Suprapubic catheter placement

(Redirected from Suprapubic catheterization)

Indications

  • Urethral disruption due to trauma
  • Severe urethral stricture or complex prostatic disease

Contraindications

  • Empty or unidentifiable bladder
    • Empty bladder introduces risk of through-and-through penetration of the bladder
    • No minimum reported bladder volume established
  • Bowel anterior to bladder

Equipment Needed

  • Cook peel-away introducer sheath
    • If not available, can use central venous access kit and use Seldinger technique to insert Foley
  • Ultrasound
  • Sterile gloves
  • Chlorhexidine or other skin prep
  • Lidocaine
  • Sterile syringe
  • Spinal needle (22 gauge for adult patients)
  • Scalpel
  • Foley cather
  • Dressing

Procedure

  1. Use ultrasound to locate and mark the bladder
    • May use real-time ultrasound guidance to insert the suprapubic catheter, or may landmark and use a blind approach
  2. Prep skin
  3. Fill syringe with lidocaine and attach spinal needle
  4. Raise skin wheal at marked site
  5. Infiltrate subcutaneous tissue and rectus muscle fascia
  6. Advance the spinal needle into the bladder while applying negative pressure to the syringe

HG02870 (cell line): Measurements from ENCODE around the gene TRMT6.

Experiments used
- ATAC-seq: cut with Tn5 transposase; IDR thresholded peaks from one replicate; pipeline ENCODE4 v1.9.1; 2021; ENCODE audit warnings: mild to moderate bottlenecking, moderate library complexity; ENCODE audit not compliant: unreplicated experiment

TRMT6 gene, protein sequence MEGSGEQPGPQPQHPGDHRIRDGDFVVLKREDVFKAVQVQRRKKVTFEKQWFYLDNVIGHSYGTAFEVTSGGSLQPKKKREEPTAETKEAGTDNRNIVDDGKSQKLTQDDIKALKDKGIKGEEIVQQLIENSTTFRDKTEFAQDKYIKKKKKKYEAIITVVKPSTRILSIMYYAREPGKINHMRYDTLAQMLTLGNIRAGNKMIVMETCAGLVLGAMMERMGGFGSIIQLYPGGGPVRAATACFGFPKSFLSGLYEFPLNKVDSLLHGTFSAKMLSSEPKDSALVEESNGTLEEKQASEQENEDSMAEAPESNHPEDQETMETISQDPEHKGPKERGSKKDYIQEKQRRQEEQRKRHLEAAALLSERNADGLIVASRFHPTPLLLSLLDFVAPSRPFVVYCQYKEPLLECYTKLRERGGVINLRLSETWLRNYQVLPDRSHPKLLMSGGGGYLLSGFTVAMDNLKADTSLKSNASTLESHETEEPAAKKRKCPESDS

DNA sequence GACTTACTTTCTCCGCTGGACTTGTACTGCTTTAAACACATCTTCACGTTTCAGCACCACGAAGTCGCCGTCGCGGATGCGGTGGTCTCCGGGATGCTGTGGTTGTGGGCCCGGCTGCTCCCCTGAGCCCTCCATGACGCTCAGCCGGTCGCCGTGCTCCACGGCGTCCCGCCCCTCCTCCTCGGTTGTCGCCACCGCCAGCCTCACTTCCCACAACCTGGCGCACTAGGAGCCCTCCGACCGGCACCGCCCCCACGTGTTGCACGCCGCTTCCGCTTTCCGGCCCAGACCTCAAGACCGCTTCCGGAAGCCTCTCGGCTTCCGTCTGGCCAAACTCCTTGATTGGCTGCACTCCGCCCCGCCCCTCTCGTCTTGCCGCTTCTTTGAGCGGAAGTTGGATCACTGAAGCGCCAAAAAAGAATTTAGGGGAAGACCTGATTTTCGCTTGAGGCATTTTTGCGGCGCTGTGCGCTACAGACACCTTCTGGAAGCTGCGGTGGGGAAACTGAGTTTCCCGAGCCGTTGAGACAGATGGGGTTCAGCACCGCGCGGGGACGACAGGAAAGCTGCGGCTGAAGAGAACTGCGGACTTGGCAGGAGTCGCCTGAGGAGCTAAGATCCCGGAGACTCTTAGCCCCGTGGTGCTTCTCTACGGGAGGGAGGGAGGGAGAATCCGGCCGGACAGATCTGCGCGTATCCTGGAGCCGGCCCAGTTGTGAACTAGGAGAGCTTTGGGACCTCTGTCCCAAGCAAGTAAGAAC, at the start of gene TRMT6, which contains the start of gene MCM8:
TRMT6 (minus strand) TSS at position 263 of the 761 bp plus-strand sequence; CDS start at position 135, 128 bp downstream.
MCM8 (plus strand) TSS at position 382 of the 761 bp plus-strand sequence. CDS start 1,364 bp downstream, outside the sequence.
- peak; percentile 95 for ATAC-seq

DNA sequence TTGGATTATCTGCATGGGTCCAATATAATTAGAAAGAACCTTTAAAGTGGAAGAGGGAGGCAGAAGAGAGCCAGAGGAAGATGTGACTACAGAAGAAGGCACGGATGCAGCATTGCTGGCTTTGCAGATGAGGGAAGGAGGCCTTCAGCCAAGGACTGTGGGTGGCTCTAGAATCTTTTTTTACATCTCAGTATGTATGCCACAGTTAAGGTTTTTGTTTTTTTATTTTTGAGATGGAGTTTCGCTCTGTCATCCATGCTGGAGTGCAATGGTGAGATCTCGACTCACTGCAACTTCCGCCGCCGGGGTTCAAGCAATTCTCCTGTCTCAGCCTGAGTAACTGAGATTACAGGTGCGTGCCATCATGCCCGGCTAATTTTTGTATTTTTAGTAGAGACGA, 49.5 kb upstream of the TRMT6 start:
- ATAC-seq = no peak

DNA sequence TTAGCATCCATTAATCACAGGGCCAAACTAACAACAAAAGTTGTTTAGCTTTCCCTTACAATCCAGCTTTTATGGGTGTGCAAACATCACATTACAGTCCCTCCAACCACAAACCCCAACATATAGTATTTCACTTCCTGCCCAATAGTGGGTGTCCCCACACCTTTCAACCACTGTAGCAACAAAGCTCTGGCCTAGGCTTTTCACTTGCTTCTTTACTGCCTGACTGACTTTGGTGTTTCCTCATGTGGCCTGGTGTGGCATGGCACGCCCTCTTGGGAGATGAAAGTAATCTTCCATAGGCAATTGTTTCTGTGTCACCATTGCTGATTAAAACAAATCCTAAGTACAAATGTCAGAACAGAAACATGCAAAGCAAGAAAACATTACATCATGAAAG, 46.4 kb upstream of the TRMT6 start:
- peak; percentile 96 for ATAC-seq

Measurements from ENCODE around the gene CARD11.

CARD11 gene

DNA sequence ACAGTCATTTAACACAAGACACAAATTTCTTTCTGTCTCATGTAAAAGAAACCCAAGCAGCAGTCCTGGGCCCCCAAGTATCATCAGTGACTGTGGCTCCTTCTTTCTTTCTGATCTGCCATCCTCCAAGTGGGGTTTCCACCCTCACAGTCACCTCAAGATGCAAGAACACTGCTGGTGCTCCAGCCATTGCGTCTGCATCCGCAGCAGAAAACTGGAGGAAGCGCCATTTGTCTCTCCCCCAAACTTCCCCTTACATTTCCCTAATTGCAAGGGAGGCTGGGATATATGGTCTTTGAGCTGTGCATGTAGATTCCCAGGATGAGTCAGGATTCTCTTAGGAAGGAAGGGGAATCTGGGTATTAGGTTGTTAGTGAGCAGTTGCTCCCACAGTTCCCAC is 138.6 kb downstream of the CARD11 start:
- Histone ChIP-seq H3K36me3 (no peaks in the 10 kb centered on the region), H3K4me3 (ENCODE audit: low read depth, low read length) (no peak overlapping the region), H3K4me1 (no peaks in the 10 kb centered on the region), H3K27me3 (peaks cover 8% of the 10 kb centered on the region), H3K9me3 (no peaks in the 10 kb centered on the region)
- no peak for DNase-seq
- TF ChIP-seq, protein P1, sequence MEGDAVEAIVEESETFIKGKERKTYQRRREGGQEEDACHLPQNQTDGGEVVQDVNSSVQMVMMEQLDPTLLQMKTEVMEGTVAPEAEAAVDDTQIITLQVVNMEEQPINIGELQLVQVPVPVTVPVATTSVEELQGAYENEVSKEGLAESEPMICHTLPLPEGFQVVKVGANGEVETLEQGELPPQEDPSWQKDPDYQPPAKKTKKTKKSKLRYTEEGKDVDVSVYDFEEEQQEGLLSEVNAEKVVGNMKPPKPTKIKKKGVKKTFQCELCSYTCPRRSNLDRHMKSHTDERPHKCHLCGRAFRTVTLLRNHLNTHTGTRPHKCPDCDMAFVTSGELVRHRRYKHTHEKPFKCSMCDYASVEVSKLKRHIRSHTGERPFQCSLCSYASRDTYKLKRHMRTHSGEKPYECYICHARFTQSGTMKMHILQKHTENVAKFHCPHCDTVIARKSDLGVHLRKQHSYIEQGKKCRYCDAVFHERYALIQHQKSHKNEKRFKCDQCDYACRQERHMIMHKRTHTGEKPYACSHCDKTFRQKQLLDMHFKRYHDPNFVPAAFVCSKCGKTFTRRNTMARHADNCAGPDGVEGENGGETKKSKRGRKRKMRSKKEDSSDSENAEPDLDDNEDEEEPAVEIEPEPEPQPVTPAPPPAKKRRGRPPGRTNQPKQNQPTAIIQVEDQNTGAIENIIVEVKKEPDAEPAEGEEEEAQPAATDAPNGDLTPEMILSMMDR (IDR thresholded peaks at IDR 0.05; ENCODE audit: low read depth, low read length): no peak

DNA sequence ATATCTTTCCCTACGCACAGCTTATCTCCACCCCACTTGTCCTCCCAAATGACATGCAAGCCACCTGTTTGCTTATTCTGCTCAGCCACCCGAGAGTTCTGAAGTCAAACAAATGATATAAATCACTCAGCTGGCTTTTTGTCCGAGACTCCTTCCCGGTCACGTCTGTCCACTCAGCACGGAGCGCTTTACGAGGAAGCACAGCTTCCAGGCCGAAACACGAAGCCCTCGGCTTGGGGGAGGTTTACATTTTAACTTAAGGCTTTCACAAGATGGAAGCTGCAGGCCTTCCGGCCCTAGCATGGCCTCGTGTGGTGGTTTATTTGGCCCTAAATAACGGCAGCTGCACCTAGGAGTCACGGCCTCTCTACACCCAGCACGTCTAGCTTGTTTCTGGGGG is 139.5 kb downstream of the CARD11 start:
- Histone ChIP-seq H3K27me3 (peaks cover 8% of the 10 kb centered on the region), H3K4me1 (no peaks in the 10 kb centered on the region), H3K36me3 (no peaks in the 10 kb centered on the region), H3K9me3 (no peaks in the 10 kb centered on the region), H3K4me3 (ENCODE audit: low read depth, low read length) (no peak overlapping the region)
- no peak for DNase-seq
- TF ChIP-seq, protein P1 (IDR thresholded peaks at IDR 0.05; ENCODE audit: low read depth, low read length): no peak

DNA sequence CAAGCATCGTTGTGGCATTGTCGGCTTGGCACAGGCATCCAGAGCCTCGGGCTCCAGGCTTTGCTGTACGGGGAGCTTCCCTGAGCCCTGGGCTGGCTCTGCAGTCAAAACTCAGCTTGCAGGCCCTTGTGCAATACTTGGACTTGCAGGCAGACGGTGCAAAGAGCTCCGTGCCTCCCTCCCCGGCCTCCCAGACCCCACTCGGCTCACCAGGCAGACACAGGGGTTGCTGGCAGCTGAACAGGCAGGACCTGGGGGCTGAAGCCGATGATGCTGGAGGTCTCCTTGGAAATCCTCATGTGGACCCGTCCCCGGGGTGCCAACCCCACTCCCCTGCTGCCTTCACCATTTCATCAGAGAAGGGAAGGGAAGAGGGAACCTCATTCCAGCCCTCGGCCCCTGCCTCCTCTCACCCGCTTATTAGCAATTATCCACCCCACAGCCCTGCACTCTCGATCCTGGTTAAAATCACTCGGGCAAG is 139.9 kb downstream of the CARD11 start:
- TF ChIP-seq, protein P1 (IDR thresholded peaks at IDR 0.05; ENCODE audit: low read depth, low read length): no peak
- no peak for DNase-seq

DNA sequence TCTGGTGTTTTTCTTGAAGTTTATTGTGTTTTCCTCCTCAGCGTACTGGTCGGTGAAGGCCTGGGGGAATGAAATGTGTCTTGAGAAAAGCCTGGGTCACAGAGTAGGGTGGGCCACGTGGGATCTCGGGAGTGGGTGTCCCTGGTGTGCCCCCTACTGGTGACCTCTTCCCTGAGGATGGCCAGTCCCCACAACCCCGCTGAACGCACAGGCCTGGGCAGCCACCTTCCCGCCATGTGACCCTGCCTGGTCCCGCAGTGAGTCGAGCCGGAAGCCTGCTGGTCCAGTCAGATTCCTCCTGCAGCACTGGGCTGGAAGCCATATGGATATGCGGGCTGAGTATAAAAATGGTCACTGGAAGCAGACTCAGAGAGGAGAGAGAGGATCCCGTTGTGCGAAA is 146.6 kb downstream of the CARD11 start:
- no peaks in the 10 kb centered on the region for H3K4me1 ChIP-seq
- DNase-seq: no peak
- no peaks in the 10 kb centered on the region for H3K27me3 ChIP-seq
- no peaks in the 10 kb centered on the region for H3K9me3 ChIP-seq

7. After locating the needle within the bladder, remove the syringe
  8. Advance a guidewire through the needle and into the bladder
  9. Remove the syringe, leaving the guidewire
  10. Use a scalpel to make a stab incision at the site of the guidewire, extending the opening for the sheath introducer
  11. Pass the peel-away sheath and in-dwelling dilator over the guidewire and into the bladder
  12. Remove the guidewire and fascial dilator, leaving only the peel-away sheet
  13. Insert Foley catheter through sheath and into bladder
  14. Aspirate urine through Foley catheter to confirm placement
  15. Inflate Foley balloon
  16. Remove the peel-away sheath
  17. Dress the site

Complications

  • Bowel perforation
  • Through and through bladder penetration may lead to rectal, vaginal, or uterine injury
  • Intraperitoneal extravasation
  • Infection
  • Hematuria

See Also

External Links

References

Authors:

Ross Donaldson